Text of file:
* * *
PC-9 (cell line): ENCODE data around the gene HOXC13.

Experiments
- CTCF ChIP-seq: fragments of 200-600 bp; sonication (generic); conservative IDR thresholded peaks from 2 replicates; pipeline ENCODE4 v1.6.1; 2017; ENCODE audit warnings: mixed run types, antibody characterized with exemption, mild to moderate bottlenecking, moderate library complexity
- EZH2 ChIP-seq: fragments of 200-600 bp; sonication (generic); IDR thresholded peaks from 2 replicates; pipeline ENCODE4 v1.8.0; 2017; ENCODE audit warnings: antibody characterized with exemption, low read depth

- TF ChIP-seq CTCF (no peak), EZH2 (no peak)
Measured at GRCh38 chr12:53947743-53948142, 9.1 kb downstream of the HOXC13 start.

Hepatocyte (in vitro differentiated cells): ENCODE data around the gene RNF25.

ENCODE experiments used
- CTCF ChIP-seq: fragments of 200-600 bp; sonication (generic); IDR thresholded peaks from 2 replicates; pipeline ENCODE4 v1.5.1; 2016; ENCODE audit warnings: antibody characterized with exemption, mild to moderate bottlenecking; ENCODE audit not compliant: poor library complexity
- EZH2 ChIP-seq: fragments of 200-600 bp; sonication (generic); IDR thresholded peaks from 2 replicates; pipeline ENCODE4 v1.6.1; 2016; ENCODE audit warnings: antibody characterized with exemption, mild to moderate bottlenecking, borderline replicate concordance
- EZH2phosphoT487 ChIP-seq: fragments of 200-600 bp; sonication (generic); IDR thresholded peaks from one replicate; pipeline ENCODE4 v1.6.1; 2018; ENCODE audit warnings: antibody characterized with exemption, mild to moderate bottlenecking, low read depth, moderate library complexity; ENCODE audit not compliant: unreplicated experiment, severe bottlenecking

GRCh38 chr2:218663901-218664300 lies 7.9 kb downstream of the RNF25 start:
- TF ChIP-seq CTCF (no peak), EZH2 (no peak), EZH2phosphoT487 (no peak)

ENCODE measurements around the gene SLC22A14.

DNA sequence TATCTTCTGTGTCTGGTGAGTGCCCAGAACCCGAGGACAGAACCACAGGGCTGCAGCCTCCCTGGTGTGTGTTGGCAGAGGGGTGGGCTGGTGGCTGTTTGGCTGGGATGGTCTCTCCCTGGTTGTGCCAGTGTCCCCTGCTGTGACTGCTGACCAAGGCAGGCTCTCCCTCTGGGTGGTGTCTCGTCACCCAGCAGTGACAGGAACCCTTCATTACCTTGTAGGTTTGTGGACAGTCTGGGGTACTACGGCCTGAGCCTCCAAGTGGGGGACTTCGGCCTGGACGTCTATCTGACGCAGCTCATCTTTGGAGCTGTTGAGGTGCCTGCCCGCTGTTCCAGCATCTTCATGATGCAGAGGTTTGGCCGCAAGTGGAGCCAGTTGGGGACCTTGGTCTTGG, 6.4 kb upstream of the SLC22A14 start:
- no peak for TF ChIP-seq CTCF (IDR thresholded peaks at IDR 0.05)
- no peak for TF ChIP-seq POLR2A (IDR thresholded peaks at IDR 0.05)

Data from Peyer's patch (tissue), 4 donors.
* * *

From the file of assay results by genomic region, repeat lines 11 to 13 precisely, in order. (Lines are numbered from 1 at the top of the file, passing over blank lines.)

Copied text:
- EZH2phosphoT487 ChIP-seq: fragments of 200-600 bp; sonication (generic); IDR thresholded peaks from one replicate; pipeline ENCODE4 v1.6.1; 2018; ENCODE audit warnings: antibody characterized with exemption, mild to moderate bottlenecking, low read depth, moderate library complexity; ENCODE audit not compliant: unreplicated experiment, severe bottlenecking

GRCh38 chr2:218663901-218664300 lies 7.9 kb downstream of the RNF25 start:
- TF ChIP-seq CTCF (no peak), EZH2 (no peak), EZH2phosphoT487 (no peak)